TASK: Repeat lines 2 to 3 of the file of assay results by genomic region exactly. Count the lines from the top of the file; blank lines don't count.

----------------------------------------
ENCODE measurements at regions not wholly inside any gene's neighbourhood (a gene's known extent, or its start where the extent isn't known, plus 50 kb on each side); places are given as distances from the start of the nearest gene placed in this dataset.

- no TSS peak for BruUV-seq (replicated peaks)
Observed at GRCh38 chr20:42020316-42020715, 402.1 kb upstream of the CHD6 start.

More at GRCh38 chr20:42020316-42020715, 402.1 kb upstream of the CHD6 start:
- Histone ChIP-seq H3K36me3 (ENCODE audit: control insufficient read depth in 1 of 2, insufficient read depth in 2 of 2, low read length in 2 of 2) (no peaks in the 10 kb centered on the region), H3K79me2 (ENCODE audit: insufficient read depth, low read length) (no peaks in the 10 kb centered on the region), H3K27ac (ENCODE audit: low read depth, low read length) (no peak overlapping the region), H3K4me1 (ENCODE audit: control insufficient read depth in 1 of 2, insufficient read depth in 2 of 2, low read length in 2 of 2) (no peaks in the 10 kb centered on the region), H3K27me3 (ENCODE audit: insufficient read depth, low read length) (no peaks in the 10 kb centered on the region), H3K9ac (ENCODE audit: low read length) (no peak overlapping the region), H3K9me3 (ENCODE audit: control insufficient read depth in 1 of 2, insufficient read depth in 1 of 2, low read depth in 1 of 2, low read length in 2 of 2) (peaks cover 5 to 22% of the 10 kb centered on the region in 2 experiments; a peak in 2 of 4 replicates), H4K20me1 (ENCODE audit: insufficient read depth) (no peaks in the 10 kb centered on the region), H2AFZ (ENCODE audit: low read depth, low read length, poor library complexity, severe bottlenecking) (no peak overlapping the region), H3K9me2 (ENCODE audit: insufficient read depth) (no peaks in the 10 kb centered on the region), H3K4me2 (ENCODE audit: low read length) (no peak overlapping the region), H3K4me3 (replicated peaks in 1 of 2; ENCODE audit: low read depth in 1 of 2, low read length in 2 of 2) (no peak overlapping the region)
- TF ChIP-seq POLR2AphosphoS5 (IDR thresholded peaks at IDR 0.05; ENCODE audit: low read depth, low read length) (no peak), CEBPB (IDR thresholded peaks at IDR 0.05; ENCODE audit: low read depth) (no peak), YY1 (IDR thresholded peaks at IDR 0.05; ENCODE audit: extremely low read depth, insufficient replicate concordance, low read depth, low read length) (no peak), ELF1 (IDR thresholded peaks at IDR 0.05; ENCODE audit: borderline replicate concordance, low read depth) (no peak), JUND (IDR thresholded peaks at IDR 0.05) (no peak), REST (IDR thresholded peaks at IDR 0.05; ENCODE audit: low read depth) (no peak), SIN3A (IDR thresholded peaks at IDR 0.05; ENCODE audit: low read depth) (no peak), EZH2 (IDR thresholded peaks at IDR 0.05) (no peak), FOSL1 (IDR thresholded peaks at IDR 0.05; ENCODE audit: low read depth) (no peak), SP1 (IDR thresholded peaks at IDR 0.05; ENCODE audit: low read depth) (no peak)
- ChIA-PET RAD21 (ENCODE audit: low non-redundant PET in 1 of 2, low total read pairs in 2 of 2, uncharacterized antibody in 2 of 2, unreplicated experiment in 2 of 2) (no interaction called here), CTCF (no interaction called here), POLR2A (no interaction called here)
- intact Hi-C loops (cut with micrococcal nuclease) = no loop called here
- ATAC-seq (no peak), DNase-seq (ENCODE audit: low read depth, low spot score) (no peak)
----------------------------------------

- no TSS peak for BruUV-seq (replicated peaks)
Observed at GRCh38 chr20:42020316-42020715, 402.1 kb upstream of the CHD6 start.